Botanical Name — Scindapsus Pictus
Common Name — Satin Pothos or Silver Vine
Plant Family — Araceae
Satin Pothos are native to Southeast Asia to the western Pacific. These vining, climbing plants are notable for their fuzzy, heart-shaped leaves and tight growing habit. They are often compared visually and in care requirements to their Araceae family member the Golden Pothos, which is one of the most popular houseplants in North America. Like the Golden Pothos, Scindapsus Pictus houseplants make great specimens for hanging baskets or trained on moss poles.
- Prefers 3 to 4 hours of bright indirect light. Avoid the leaves from receiving too much direct light since that can burn the leaves and or turn them a light shade of green. Can be placed on an east or north facing window sill. If you have south or west facing windows, place a couple of feet away from the window and or provide shade with a sheer curtain.
- Scindapsus Pictus may lose some variegation if the light is too low. The variegation will be brighter if the plant has increased bright light.
- Satin Pothos like room temperatures around 65 to 75 °F. They should always be kept above 50 °F.
- Though they like high humidity, they can tolerate and thrive where there is low humidity.
- Allow the soil to completely dry to 2 inches down between waterings. Water thoroughly when dry and let the excess drain out the bottom of the planter.
- Use a well aerated, quick draining potting mix. Quality potting soil should be perfect.
- Scindapsus Pictus rarely flower in cultivation since it is only in the juvenile phase as a houseplant. Flowering only occurs in its mature phase. Mature plants in the wild will produce a number of erect flower stalks together.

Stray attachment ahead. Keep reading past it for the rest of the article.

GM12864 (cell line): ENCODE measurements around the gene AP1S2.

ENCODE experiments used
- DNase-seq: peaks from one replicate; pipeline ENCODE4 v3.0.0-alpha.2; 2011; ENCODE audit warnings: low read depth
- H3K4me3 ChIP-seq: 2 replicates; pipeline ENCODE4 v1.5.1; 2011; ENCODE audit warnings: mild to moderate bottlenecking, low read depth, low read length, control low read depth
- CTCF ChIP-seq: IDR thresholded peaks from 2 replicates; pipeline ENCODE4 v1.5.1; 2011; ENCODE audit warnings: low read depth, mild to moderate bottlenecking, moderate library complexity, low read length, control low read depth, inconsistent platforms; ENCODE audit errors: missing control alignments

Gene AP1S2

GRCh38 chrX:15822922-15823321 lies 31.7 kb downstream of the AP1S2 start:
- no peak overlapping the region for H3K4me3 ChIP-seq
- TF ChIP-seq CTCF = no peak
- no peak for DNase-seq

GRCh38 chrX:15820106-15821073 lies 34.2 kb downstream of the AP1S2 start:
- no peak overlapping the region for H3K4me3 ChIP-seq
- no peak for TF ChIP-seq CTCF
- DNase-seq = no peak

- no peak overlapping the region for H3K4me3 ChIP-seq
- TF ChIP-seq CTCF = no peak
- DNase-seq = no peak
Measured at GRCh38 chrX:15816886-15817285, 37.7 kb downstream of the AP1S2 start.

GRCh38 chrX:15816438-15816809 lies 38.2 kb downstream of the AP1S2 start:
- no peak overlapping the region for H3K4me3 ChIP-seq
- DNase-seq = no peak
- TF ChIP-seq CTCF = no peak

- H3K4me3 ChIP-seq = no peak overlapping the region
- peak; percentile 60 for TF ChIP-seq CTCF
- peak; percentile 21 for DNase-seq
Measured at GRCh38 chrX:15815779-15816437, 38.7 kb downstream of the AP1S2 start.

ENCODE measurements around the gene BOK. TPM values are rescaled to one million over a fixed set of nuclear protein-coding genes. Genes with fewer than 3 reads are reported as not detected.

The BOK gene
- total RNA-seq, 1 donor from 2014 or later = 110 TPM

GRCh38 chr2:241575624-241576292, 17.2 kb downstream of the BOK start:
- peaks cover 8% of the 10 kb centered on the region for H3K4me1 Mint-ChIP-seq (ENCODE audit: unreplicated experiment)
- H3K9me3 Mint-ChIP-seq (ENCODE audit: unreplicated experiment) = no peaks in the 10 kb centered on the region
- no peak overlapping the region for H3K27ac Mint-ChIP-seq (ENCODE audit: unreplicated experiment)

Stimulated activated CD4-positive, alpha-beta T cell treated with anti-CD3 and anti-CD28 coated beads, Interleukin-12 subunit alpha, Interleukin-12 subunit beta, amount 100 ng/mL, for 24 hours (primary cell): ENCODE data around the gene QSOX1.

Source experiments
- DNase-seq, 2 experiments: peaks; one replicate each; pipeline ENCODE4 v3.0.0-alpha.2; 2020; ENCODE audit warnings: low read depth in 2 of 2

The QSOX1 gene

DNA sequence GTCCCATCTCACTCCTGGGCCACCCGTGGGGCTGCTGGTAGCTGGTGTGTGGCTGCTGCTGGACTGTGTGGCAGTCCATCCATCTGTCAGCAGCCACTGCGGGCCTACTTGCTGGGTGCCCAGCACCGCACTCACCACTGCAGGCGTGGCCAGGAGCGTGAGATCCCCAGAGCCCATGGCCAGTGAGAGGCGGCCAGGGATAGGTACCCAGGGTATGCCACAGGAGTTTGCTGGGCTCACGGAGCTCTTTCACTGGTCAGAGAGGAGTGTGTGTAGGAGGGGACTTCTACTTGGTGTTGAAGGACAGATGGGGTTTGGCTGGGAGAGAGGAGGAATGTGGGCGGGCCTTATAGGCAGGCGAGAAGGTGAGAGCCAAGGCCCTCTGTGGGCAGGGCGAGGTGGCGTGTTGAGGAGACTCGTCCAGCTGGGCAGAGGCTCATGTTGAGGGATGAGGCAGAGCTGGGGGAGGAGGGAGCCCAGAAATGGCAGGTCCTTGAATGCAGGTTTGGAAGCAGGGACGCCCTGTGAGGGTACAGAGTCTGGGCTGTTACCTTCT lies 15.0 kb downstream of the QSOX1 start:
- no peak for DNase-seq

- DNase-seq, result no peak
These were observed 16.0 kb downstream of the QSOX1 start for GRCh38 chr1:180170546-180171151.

- In spring and summer, fertilize once a month with an organic houseplant fertilizer. Never fertilize in winter.
- Scindapsus Pictus are easily propagated by tip stem cuttings. Simply place a cut stem that has two nodes on it in a glass of water and wait for it to root. Then plant in a small container once it has roots.
- The most common insect pests for Scindapsus Pictus in homes are scale and mealybugs. Spider mites can occasionally be a problem as well.
- Sudden change in temperatures from high to low can cause scattered brown patches, usually located in the center of the leaf.
- Overwatering can cause root rot.
Maintenance (pruning, legginess, repotting)
- Repot your Satin pothos once the plant has become root bound. Choose a planter that is one or two sizes larger than your current planter. Make sure to add fresh soil when repotting.
- Plants can be selectively pruned to keep the vines from getting too long and to also encourage new growth or a fuller look. You can cut back to 2 inches if necessary.
- Scindapsus Pictus is toxic to animals and humans because it contains calcium oxalate. This will cause burning in the mouth and the sap may also be irritating to the skin. Make sure to keep this plant away from your pets.